Saturday, February 4, 2012

Art for Water in New York

Last Sunday, I took the Stream of Conscience project to The Cathedral Church of St. John the Divine in New York. Joni Doherty of the New England Center for Civic Life at Franklin Pierce University joined me. Before the event, we attended High Mass, which was moving thanks to a professional choir, a children’s choir, an organist, pageantry, incense, candles, and more. Communion was received by many in a huge circle encompassing the altar. The sermon was about the hazards of allowing knowledge to make us overconfident. Great advice! The Cathedral itself upon entering will stop you in your tracks and elicit a gasp, so to experience this service within such a sacred and monumental space was awe-inspiring. It set the tone for a thoughtful exchange about water issues afterwards in the Cathedral House. Thanks to Catherine Skopic for organizing this event, which included lunch, stimulating conversation, an Art for Water slide presentation, and participants sharing their thoughts and feelings about water on torn pieces of paper, which will be used in future Stream of Conscience installations.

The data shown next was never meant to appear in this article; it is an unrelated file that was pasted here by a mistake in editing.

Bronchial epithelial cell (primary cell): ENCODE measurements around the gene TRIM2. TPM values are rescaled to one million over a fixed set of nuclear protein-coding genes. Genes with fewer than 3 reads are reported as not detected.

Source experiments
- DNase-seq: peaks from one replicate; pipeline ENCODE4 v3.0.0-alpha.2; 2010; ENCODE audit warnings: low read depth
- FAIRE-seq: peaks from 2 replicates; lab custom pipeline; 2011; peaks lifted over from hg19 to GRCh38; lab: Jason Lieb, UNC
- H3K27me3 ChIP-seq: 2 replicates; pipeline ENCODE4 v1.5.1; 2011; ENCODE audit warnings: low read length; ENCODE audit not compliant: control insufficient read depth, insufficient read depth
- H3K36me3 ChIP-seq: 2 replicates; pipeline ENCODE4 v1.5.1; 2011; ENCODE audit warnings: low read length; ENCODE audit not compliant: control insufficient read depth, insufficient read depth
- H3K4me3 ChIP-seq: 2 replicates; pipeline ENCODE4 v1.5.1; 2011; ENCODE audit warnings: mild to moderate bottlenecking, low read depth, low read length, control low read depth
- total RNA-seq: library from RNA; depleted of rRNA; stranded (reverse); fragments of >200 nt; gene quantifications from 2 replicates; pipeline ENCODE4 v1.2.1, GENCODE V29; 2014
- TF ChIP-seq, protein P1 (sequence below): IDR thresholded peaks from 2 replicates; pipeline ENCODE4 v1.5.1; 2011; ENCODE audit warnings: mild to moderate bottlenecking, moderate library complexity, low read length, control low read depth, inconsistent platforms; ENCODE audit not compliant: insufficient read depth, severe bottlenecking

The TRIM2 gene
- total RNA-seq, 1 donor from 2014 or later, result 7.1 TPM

The night before, Joni and I discovered a musical event called RiverProject at the Abrons Art Center on the lower east side. Seeing we were in the city for a Stream of Conscience experience, we agreed this was the ticket for our evening. Composer and musician, Eve Beglarian kayaked down the Mississippi River and created an amazing musical tribute to her experience, the people she encountered, and the river itself. Three other musicians as well as another vocalist joined Eve on stage. This outstanding performance included poetry, lyrics and vocals on multi levels, soundscapes, video, and electronics. The majesty as well as the peaceableness of the Mississippi were evident throughout the evening thanks to Eve’s powerful creative skills and the multiple talents of everyone on stage. Joni and I floated away feeling that it wasn’t chance that led us to RiverProject, but that we were intended to experience another artist’s reverence and response to water.

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